What are the numbers for the various chord inversions?
Question: What are the numbers for the various chord inversions? Like what is 6 over 4?

Answer: Question 25 has some illustrations of the various figures. The traditional way of indicating chord inversions derives from the baroque practice of "figured bass," a kind of shorthand writing in which a composer would write a bass line and indicate with numbers what harmonies needed to appear above the bass (this is also discussed in more detail in Exploring Theory with Practica Musica).

For example, a "5" and a "3" below a bass note would indicate that this bass should be the root of a triad (which contains the 5th and the 3rd above that bass note). But figured bass was usually further abbreviated; 5/3 being so common it was just assumed if not written. A chord in "first inversion," with its 3rd in the bass position, would have a 6/3: for example, if the bass is C, a 6th above that is A, and a third above is E, producing an A minor chord in first inversion. "6/3" was usually abbreviated to "6," so "6" still refers to a first inversion chord. "6/4" would be a second inversion triad, such as bass C combined with A and F. And there are others that are used for 7th chords, too.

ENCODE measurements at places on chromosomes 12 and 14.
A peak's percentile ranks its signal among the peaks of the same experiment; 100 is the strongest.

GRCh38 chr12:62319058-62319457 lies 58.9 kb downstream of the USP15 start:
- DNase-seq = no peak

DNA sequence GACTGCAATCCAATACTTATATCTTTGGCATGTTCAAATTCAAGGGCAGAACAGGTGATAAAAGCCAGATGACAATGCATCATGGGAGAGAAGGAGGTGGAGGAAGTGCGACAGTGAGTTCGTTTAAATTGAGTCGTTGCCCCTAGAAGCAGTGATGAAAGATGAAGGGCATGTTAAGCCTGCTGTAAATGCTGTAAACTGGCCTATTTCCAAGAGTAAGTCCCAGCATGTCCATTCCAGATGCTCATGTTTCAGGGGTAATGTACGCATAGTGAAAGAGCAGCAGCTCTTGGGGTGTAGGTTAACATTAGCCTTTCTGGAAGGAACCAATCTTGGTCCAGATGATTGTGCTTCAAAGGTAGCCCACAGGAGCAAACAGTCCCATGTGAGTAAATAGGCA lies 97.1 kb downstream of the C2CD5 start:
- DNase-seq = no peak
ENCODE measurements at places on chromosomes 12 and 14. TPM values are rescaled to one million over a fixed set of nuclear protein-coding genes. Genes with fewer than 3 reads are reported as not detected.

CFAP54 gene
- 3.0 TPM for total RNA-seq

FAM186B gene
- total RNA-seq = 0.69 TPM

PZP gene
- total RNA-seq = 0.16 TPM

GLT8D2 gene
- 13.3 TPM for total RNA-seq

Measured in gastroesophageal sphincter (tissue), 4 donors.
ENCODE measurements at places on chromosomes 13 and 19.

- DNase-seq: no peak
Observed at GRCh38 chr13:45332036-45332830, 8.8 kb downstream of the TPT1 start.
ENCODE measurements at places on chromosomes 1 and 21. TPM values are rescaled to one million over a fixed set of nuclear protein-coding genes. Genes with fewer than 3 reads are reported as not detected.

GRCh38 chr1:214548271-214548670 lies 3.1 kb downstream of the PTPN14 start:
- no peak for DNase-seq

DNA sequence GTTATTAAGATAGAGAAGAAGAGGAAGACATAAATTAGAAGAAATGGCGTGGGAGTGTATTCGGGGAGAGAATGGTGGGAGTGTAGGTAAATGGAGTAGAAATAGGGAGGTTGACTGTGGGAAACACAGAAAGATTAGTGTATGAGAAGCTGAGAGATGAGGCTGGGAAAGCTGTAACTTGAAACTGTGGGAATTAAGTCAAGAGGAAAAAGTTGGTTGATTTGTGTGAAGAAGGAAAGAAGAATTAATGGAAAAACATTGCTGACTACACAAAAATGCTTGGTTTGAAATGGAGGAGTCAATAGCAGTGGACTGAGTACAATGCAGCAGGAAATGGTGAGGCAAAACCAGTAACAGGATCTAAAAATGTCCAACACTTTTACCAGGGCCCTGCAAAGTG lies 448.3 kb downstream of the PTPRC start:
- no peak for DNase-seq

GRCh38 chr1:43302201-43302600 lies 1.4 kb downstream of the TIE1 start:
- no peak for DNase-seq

But for something not mentioned in question 25: You don't want to mix up that kind of notation with modern references like "C6," which in pop or jazz would refer to the chord of the added sixth, e.g. C-E-G-A. Inversion figures derived from figured bass are mostly seen in music theory class, often combined with Roman numerals to indicate the chord root: "IV6" would be a first inversion triad whose root is the 4th degree of the scale.

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